On my recent landscape photography trip to Washington state (here’s my post and some photos) and the Palouse area, we made a stop along the side of the road to photograph some canola fields. If you’ve never seen these fields in person, it’s amazing. They look like their glowing. While the colors you see on screen may look like they were boosted in Photoshop, anyone that sees them in the right light will tell you they actually look like this.
Well, as soon as I took my first photo, I realized this was a photo that was made for a circular polarizing filter. The clouds and colors just didn’t seem to pop like they did as I looked at them. Here’s my first shot.
So I threw on the polarizing filter. As I turned the circular polarizer you could immediately see all of this detail in the clouds. It also gave the sky a deeper blue color and took the bright sunlit glare off the canola fields. It’s amazing when you see the difference and it’s one of the main reasons I always keep a circular polarizer in my bag. It’s just not something that you could recreate (well) in Photoshop.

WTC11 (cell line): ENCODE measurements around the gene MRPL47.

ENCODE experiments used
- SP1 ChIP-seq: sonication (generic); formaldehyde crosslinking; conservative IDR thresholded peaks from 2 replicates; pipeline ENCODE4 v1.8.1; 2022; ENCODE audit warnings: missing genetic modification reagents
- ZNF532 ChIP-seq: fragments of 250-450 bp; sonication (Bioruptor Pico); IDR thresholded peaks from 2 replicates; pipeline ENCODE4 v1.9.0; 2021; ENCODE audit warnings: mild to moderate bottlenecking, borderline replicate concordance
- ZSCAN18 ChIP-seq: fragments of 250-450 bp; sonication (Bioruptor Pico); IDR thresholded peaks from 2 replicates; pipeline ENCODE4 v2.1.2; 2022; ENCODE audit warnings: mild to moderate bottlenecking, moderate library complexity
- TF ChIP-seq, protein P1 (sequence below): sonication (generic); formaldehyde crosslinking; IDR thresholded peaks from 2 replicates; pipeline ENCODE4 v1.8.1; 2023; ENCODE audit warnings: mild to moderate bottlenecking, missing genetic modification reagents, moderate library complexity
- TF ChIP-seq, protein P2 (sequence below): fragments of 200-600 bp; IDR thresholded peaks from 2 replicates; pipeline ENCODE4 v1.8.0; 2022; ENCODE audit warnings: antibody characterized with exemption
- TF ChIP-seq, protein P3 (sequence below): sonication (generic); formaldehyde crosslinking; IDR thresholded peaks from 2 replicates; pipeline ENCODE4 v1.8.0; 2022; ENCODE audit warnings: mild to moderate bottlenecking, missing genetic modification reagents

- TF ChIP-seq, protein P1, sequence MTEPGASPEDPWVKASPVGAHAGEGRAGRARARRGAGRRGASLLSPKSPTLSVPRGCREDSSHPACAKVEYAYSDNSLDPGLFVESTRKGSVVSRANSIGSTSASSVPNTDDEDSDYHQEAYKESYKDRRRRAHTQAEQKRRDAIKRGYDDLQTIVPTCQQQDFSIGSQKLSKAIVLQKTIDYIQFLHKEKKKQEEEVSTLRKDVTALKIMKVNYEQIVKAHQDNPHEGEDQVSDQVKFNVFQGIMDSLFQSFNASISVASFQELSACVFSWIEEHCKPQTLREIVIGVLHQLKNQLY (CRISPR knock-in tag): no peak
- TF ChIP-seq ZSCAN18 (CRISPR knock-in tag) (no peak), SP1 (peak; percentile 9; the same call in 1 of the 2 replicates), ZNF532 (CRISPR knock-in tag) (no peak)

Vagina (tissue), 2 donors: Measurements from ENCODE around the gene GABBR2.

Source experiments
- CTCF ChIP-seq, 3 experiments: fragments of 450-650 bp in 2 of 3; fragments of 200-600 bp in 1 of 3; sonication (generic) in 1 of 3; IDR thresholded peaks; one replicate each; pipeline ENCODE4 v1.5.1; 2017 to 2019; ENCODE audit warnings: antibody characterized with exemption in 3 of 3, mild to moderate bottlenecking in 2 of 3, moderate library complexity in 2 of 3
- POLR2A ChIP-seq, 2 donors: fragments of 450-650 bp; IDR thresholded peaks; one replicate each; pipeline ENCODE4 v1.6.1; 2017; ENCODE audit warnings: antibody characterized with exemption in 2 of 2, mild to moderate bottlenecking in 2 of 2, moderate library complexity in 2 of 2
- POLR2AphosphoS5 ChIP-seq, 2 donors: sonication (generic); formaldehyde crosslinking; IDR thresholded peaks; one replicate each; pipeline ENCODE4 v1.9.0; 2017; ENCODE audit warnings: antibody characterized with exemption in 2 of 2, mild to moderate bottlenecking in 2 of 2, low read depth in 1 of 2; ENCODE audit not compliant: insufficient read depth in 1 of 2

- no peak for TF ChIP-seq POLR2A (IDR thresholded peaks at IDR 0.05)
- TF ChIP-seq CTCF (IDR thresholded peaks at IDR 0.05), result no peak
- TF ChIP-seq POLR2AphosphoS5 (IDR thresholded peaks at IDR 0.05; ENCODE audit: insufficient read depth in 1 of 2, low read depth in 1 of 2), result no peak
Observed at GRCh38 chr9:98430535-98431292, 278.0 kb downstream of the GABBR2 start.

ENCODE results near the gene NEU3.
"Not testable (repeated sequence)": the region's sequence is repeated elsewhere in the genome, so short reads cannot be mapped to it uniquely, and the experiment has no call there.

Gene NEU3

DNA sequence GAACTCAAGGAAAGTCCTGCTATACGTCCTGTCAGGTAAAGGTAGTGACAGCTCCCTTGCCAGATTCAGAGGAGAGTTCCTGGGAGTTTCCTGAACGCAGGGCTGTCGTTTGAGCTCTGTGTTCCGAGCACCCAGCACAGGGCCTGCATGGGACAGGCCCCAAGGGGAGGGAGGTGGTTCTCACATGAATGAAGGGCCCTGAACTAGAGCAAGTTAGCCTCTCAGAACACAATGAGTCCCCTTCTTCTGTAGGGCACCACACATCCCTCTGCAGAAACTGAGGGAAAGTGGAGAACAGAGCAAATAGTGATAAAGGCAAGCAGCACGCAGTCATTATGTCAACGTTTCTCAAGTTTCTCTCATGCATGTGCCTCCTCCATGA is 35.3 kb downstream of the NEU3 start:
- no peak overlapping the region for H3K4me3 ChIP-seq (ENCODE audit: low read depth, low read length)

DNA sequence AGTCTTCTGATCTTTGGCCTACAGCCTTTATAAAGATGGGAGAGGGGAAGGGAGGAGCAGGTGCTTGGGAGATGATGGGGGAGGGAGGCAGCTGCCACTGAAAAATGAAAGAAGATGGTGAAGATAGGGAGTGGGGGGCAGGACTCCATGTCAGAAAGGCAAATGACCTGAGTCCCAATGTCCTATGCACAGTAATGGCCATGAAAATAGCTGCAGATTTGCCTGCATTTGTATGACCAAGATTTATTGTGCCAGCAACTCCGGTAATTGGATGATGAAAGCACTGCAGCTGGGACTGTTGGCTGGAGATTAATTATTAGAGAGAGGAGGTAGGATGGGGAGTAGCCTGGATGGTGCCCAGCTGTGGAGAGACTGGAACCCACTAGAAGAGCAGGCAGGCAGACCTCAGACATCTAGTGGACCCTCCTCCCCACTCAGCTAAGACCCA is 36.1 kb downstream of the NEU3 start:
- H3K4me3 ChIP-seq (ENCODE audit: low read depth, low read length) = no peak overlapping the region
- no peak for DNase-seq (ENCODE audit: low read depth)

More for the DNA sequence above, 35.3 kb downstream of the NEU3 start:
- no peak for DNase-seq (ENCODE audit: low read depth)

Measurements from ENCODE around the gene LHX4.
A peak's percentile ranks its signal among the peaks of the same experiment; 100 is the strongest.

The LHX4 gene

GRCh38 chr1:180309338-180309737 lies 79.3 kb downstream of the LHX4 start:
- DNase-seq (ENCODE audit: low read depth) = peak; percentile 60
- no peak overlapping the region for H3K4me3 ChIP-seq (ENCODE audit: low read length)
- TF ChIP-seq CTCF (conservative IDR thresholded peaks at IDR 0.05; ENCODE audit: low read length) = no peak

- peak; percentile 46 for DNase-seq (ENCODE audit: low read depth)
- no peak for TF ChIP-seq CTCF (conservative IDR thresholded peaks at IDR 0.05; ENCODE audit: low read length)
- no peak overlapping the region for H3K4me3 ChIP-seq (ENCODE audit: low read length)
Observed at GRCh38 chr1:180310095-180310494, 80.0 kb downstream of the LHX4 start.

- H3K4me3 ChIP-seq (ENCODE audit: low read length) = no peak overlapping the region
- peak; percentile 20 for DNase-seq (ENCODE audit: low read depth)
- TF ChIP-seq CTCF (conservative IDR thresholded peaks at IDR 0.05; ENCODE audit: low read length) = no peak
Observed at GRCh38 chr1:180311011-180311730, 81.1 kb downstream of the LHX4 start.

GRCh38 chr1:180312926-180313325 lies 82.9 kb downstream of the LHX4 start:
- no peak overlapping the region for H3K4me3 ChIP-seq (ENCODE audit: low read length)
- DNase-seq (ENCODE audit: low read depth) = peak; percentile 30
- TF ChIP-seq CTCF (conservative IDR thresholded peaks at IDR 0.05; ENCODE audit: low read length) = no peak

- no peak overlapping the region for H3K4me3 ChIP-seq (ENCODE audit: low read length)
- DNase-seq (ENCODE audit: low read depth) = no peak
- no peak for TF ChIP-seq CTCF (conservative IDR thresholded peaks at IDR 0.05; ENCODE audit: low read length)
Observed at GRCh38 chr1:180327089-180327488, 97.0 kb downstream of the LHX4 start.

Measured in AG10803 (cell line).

Just Because You Can, Doesn’t Mean You Should
One quick warning. Just because you can, doesn’t always mean you should. One of the biggest mistakes I see with the use of a polarizer is over-polarizing. See, when you turn your circular polarizer you’ll see the sky and clouds change. The more you turn it, the more intense the effect becomes. My personal rule of thumb is to turn it full blast, then turn it back until you barely see the filter affecting the photo. Then I split the difference. If you don’t, you end up getting something along the lines of the photo below. For starters, the clouds are WAY too contrasty. The sky is WAY too deep of a blue, and it starts to take on this muddy yellow color.
So next time you’re out there using your polarizer, resist the urge to turn it all the way. Find out what the max effect is, and then turn it the opposite way to reduce intensity.
Thanks for stopping by. Have a great weekend everyone!